The signs look very promising for the Hungarian scientist in the medical category. She would be the very first Hungarian woman to win a Nobel Prize.Continue reading
Hungarian scientist and mRNA pioneer Katalin Karikó and Drew Weissman won this year’s “Dr. Paul Janssen Award for Biomedical Research A Symbol of Innovation and Achievement.” Karikó and Weissman have already won several awards together.
According to the press release, “Johnson & Johnson celebrates COVID-19 vaccine science superheroes.”
“The duo were honored for their foundational work that enabled the use of messenger RNA in the development of COVID-19 vaccines, and holds tremendous promise for development of future vaccines and therapeutics,”
it says about the winners. Karikó and Weissman were selected as the 2021 winners by an independent committee of scientists. 19 scientists have already received the Dr. Paul Janssen Award since 2004, five of them went on to win the Nobel Prize. Karikó has already been mentioned as a possible Nobel Prize winner as she has won several awards that Nobel laureates also received.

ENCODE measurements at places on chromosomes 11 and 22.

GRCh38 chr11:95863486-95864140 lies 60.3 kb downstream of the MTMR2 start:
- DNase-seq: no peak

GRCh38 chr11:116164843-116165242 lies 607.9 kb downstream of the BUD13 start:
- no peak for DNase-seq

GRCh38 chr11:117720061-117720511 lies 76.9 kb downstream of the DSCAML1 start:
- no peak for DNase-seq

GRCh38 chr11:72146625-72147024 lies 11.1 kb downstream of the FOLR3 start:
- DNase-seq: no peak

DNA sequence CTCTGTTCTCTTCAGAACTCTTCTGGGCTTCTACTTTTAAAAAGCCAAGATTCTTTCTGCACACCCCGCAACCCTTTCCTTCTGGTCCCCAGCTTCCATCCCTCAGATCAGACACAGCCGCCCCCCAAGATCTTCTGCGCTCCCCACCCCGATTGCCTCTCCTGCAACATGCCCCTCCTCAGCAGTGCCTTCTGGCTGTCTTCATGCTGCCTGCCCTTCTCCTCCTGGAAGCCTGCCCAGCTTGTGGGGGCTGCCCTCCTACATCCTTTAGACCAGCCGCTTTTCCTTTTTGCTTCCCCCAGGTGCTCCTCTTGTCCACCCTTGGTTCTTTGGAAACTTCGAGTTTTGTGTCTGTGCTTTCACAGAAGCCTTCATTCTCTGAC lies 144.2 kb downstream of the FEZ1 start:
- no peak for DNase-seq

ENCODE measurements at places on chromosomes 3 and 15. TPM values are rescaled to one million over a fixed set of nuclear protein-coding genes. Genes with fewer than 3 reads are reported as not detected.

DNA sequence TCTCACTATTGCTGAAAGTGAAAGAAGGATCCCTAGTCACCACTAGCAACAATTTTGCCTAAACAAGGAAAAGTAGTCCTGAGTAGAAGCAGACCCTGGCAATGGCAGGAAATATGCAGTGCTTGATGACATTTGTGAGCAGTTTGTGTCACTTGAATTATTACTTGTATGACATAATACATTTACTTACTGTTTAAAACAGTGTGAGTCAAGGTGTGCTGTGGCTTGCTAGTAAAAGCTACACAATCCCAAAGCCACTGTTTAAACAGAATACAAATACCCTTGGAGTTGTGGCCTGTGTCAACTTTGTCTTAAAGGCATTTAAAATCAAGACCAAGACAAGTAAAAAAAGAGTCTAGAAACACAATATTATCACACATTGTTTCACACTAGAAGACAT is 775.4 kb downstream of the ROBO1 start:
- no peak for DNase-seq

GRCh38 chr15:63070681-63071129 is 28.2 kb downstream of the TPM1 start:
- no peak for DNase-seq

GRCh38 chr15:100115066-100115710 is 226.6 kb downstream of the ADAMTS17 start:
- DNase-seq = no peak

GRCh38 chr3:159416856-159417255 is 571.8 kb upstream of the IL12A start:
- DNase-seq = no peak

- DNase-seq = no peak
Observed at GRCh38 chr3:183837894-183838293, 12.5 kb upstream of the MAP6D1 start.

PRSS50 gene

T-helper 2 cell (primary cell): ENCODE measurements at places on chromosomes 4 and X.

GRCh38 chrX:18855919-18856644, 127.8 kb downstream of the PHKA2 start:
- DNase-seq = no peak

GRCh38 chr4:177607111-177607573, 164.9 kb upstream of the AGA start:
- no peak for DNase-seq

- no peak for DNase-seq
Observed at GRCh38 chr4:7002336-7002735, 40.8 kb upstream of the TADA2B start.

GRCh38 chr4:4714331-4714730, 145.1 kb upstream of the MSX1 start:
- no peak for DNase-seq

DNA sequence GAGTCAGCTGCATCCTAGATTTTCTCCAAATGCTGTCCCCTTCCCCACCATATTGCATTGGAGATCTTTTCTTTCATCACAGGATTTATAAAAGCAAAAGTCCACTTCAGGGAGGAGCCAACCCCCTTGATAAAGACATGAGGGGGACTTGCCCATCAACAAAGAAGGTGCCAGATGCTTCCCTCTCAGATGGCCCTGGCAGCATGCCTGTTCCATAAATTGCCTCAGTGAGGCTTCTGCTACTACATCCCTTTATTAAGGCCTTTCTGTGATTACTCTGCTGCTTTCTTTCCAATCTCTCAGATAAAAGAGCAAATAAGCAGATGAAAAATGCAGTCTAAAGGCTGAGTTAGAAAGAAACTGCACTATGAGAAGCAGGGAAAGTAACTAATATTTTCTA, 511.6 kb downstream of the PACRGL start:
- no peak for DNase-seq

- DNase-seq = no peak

In 2004, Johnson & Johnson created the Dr. Paul Janssen Award for Biomedical Research to extend his legacy by honoring the work of an active scientist in academia, industry, or a scientific institute who has made a significant, transformational contribution toward the improvement of public health.”
“It is a great honor to recognize the work of researchers like Dr. Karikó and Dr. Weissman, and all of the COVID-19 vaccine science superheroes who embody the same curiosity, perseverance, and commitment to improving human health as Dr. Paul Janssen. They persevered in the face of so many obstacles along their science journey, and today their work is helping save millions of lives all over the world,” Paul Stoffels, M.D., Vice Chairman of the Executive Committee and Chief Scientific Officer, Johnson & Johnson said.
Karikó also made sure to mention the work of other scientists. “While I am accepting the Dr. Paul Janssen Award for Biomedical Research, I reflect on my humble beginning, the support of my family, teachers, mentors, and colleagues who helped me on my journey. I think about all those hard-working fellow scientists who are so passionate about their work and immensely contributed to the success of the COVID-19 mRNA vaccine.”
Featured image via Tibor Rosta/MTI